The Sunni Arabs of northern Iraq gave into the ISIS regime's rise to power because they feel marginalized by the dysfunctional new Iraqi central government that is openly Shi'ite and allied with Iraq's historically Iranian nemesis, rather than just because they fear the ruthless tactics that ISIS has employed to cow people into submission.  They will not be eager to reinstate the central Iraqi region of control and their sense of identity with ethnic compatriots in Eastern Syria has been heightened by the ISIS regime in a manner that goes beyond the particular kind of Islamic State that ISIS has sought to impose.

Creating a new more moderate democratic state with more respect for human rights and international expectations for the conduct of a sovereign in the territory now controlled by ISIS may be a more viable end game than trying to restore the pre-ISIS boundaries of Iraq and Syria, which neither government was able to maintain control of on their own.

Or, perhaps, this territory ought to become a protectorate of, or annexed to, some better behaved Sunni Arab state in the region, such as Jordan, rather than letting Islamist leaning majorities reinstate ISIS via the ballot box.  The coalition against ISIS shouldn't be above rewarding states in the region like Jordan's constitutional monarchy (with a balance between elected and hereditary power similar to England ca. 1700 CE), that best exemplifies their vision for a future Near East, while punishing those, like the incompetent, dysfunctional and demagogue run Southeastern Iraq dominated rump regime, or the war criminal led Syrian Baathist dictatorship.

It is hard to see that rule of ISIS as a Saudi Arabian protectorate would be any great improvement over ISIS.  We should not deceive ourselves into thinking that merely because we can buy cooperation from Saudi Arabia with weapons, oil purchases and the like, and because Saudi Arabia can maintain control of its own territory, that it medieval regime can ever really be a true ally that shares our vision of the future for the region.  Saudi Arabian elites were behind 9-11, funded the Taliban in Afghanistan, and drive Islamic terrorism worldwide, despite the efforts of the absolute monarchy there to distance itself from them.

Turkey is another possible protectorate ruler for the region, and is even closer geographically and has more resources to do so, as well as being a full fledged Republic and more moderate than any other predominantly Muslim country in the region.  But, its long standing conflict with Kurdish insurgents in its own country, and apparent lack of interest in intervening militarily on the ground in ISIS territory, casts doubt on its suitability in this role.

Quite frankly, Jordanian annexation of the West Bank, and Egyptian annexation of the Gaza Stripe, as a means of resolving the "Palestinian problem", also makes sense.

Perhaps, in a reversal of roles, rump Syria could be turned over, either via annexation, or as a protectorate, to Lebanon, which has historically been multi-ethnic and has greater affinity and similarity to rump Syria than any other state in the region.

Perhaps we should strive towards a future Near East in which:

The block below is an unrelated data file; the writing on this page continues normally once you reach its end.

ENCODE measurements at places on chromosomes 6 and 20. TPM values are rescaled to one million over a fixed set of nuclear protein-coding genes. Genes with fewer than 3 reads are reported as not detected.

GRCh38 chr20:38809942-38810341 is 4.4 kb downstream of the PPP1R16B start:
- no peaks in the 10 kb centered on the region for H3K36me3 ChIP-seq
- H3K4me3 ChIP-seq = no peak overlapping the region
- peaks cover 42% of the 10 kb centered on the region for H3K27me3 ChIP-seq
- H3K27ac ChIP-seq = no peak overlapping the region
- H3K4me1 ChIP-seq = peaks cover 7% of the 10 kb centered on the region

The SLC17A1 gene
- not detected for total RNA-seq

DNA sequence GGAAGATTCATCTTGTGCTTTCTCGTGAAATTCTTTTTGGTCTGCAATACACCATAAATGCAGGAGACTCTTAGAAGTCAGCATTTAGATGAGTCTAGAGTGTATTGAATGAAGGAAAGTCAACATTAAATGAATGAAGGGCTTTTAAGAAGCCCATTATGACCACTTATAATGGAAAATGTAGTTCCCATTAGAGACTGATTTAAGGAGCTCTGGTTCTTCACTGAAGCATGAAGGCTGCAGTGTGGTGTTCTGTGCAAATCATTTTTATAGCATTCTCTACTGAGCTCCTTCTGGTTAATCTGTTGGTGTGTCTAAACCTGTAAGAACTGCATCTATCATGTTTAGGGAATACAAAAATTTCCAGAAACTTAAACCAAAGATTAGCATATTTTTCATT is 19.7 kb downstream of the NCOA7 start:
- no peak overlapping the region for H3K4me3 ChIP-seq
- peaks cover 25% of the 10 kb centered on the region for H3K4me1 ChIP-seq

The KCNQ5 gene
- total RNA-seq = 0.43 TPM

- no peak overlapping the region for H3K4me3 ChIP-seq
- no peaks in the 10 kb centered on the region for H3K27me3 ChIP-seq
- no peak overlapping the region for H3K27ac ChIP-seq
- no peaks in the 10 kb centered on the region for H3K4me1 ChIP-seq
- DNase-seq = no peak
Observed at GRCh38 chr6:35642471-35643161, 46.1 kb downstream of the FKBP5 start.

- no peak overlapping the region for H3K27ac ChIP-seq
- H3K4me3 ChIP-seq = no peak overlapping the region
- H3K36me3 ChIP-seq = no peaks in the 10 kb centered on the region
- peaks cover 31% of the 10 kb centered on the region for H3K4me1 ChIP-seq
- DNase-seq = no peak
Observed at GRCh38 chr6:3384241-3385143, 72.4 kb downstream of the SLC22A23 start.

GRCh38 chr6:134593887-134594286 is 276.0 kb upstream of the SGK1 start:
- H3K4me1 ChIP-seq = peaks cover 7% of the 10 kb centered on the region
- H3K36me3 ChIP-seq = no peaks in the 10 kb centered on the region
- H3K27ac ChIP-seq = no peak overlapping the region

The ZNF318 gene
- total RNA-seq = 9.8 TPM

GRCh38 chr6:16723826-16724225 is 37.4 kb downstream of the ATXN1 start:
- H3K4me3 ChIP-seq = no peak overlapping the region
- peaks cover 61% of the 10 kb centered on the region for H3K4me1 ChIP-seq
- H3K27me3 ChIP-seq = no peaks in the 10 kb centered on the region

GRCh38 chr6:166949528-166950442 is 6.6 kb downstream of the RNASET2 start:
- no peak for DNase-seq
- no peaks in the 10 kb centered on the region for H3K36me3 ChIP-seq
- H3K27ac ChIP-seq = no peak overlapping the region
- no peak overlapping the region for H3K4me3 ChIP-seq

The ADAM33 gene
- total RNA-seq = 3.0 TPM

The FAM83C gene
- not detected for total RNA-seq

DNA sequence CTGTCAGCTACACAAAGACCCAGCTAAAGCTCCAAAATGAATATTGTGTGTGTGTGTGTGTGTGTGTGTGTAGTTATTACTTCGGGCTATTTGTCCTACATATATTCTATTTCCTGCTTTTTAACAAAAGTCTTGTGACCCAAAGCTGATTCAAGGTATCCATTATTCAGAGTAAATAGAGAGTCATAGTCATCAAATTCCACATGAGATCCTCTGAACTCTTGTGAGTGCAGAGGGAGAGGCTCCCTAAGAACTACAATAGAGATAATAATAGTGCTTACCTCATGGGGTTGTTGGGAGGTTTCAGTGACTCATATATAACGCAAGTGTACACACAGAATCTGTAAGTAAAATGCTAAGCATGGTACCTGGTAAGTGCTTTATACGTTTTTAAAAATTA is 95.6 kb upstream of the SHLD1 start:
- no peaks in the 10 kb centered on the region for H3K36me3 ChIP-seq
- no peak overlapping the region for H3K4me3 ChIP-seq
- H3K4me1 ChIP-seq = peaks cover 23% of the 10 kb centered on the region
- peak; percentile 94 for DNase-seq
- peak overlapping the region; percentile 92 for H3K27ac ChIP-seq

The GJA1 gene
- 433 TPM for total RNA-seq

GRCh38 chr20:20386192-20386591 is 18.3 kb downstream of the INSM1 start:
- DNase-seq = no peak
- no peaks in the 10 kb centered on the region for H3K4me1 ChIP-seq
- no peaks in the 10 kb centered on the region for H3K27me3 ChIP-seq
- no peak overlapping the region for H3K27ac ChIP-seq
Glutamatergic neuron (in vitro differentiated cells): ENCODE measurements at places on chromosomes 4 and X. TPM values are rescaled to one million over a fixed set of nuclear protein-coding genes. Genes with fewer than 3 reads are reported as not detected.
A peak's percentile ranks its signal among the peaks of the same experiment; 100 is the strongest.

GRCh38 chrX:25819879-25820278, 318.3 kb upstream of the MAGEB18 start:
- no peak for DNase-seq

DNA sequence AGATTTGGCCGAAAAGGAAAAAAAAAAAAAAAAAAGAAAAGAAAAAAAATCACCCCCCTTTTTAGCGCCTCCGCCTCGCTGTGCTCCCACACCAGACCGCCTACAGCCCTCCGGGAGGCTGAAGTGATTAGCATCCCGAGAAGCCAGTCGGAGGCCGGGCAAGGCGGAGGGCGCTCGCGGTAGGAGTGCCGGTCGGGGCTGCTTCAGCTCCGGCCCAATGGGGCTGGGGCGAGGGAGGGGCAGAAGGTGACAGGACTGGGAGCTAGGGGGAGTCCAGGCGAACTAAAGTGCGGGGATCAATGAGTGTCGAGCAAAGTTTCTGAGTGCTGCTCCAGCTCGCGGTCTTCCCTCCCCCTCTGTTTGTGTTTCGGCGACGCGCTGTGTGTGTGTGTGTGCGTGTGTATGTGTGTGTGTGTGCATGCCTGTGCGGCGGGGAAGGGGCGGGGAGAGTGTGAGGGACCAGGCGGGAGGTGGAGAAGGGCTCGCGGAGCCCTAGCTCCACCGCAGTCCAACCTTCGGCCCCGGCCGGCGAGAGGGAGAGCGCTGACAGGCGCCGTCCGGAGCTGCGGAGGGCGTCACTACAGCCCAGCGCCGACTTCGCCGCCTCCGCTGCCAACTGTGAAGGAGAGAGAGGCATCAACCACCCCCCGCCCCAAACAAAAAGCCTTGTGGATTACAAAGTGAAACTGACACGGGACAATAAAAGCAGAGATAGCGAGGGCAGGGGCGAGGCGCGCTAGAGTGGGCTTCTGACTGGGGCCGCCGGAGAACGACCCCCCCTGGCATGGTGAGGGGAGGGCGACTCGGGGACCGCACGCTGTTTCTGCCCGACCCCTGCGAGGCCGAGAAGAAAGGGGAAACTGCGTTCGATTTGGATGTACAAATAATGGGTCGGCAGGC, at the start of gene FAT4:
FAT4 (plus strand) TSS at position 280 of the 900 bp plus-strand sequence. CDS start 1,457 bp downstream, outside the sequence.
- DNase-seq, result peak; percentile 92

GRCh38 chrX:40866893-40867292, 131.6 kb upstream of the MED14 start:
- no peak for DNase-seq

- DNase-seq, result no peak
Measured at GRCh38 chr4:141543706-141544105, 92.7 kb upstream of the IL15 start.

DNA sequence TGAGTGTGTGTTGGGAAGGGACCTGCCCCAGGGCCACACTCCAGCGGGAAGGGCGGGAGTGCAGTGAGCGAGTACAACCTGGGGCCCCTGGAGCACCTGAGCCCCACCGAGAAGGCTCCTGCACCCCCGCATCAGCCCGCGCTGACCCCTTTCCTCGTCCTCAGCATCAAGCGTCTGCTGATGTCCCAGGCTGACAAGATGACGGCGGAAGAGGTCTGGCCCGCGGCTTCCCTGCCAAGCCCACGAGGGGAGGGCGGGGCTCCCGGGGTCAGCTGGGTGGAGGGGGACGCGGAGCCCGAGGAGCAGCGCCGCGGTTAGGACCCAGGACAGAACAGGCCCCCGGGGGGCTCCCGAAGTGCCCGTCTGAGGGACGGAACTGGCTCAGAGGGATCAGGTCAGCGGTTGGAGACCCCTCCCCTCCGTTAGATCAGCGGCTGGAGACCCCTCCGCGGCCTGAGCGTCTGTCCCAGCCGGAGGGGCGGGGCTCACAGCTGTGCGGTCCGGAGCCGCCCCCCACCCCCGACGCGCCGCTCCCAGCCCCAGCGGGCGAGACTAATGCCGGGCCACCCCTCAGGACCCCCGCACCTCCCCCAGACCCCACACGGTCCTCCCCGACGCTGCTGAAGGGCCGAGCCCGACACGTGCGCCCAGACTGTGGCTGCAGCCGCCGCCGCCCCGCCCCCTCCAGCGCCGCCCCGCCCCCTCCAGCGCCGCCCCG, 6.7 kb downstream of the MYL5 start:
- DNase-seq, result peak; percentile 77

(1) Syria is removed from the map,
(2) Palestine ceases to have a political identity of its own,
(3) the Syrian coast and greater Damascus are annexed by Lebanon,
(4) Jordan annexes the West Bank, ISIS controlled territory and Sunni regions in Southwest Iraq,
(5) Egypt annexes the Gaza Strip,
(6) the Kurdistan regional government is granted sovereignty as a Kurdish state, and
(7) rump Iraq is reconstituted as a predominantly Shi'ite state of Sumer rather than a multiethnic Iraq.

These redrawn boundaries in the Middle East, might be more governable than those that existed prior to the ISIS crisis, where political regimes that have behaved well would be rewarded and where those who have behaved badly would be permanently ended.

Egypt would be better a restraining local militants in the Gaza Strip than Israel or the local authority in Gaza, and would provide Gazans with long overdue access to the outside world.  Jordan would similarly be better at restraining local militants in the West Bank and provide them with long overdue access to the outside world, a role that they already fulfill to some extent.

Jordan would be more capable of securing some sort of meaningful acceptance of their legitimacy than a Shiite dominated, incompetent civilian regime in Baghdad, or actively hostile regime in Damascus, while preventing the emergence of an Islamic State, in ISIS territory and Southwest Iraq, and maintaining so level of tolerance for ethnic minorities.  Its king can rule with clarity, while its emerging genuine parliament can provide a path for transition to a more democratic regime for a people not yet socialized enough to be ready for full fledged democracy.

A civilian government for Shiite Southeastern Sumer would be more humanly possible to run without the need to maintain a fragile Shiite-Sunni-Kurdish-minority ethnicity coalition, and with less territory to control and few people actively opposed to the regime and taking up arms against it.

Lebanon's regime provides a better model for how coastal Syria ought to be governed than the Syrian Baathist regime.

The Kurds have long had their house in order and the existence of a Kurdish state might encourage relocation of Kurds elsewhere to it rather than trying to fight local insurgencies.  Running the Kurdish state would also be easier without Iraqi central government concerns to consider.

1 comment:

andrew said...

Of course, we now have a hot civil war in Yemen, which is quickly becoming a proxy war with Iran supporting "rebel" Shiite Houthas and Saudi Arabia supporting a Sunni led "government", although neither side exercises much meaningful control of their territory and recent political events leading up to the civil war deeply muddy the legitimacy of the "government" in Yemen.

Since Yemen seems to be fairly coherently divided geographically between Sunni and Shiite territories, the easiest resolution (and a great boon for the Yemenis who are as numerous as the Saudis) would be for Saudi Arabia to annex adjacent Sunni Yemen, and for Shiite Yemen to remain independent as a protectorate of Iran.